Management of group risk is critical to the sustainability of the group and is achieved through the identification and control by various risk management committees of all risks, including operational risks, which could adversely affect the achievements of the group’s business objectives. Risk assessments are ongoing, and risk registers for all significant operations in the joint-venture entity, Assmang, are prepared and updated quarterly by a dedicated risk management department, with assistance from specialist external consultants.

For larger business entities in the group, independent risk engineering consultants grade each operation against international risk standards for fire, security, engineering, commercial crime, contingency planning and mining, as well as environmental risk, to monitor whether current practices meet the set criteria and are being maintained. Input is obtained from various risk management committees comprising representatives from senior management. On completion and review of these processes, insurance cover is taken out on insurable risks where considered appropriate. In addition to these processes, other risks deemed relevant to the Assore group are presented to the Audit and Risk Committee, which is given the opportunity to comment and provide input on the assessments which are tabled. The assets of the group are included in a comprehensive insurance programme, with an independent valuation of fixed assets occurring every three years.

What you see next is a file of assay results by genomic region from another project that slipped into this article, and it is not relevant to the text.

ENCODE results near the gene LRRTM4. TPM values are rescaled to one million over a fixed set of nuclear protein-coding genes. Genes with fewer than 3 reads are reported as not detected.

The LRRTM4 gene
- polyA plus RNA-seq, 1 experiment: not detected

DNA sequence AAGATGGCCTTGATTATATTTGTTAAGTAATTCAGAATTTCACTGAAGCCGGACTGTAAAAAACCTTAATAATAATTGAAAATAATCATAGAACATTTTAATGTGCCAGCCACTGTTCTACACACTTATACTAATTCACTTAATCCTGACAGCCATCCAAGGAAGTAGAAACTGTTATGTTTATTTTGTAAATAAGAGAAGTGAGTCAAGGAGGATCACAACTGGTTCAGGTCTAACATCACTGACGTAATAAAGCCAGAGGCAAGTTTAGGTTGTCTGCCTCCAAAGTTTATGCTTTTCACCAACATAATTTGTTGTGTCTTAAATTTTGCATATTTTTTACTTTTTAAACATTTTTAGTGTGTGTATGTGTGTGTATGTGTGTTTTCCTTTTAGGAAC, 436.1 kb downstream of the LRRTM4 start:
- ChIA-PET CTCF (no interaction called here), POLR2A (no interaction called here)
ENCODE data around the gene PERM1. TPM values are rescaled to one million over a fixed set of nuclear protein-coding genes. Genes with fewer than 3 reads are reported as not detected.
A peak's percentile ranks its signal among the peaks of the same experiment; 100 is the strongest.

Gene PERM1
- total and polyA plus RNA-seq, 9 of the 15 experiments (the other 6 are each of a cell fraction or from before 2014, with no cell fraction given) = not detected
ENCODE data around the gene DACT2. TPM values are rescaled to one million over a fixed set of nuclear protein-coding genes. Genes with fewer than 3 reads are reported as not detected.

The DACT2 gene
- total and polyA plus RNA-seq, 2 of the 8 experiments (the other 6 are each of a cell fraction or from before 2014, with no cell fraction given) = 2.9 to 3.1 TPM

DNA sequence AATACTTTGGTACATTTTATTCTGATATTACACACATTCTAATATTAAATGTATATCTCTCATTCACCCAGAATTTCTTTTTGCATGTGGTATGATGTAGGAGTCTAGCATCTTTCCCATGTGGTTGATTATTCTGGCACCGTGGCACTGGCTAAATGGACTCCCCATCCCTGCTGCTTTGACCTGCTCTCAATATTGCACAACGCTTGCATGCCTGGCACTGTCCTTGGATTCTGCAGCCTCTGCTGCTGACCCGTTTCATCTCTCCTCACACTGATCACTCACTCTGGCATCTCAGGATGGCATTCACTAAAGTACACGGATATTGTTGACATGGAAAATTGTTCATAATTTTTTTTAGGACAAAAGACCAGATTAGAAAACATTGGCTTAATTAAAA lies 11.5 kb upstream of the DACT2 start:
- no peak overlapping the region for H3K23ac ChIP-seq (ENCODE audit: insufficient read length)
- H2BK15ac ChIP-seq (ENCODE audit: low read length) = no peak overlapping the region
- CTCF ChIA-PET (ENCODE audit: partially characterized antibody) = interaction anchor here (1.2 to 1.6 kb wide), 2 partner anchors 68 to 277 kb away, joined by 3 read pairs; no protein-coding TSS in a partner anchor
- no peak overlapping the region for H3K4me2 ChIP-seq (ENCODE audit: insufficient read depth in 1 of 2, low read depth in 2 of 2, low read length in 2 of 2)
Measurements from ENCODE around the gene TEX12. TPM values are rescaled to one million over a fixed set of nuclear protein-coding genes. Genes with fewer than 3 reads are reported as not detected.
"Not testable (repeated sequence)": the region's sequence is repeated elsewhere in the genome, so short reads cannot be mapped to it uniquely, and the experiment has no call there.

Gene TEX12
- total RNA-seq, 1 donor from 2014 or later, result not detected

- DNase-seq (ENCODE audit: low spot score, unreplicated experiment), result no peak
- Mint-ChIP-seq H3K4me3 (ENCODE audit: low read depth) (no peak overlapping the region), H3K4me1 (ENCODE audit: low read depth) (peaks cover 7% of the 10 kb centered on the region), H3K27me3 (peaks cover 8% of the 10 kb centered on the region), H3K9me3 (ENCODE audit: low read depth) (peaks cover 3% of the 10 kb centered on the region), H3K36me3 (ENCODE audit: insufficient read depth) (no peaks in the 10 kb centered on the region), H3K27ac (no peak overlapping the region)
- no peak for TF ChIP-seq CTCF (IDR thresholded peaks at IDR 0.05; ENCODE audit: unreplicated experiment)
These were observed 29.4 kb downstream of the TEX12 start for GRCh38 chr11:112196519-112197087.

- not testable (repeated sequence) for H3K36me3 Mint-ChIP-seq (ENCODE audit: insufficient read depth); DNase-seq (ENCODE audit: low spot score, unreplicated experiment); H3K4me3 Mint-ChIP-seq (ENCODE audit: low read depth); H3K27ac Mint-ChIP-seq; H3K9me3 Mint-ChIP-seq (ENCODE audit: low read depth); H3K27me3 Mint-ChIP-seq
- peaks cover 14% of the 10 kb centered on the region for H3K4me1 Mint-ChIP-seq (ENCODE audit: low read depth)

The respective risk management committees are also responsible for ensuring that appropriate financial and insurance mechanisms are integrated into the risk plan and that the group is protected against catastrophic risk. Therefore, the group risk management process includes an ongoing review of compliance with relevant legislation and standards in the following areas (refer “Group sustainability performance”):

  • Environmental rehabilitation management.
  • Health and safety management.
  • Human resource management.
  • Quality of products and management systems.

Details of the principal risks to which the group is exposed are included here in this report.

Information technology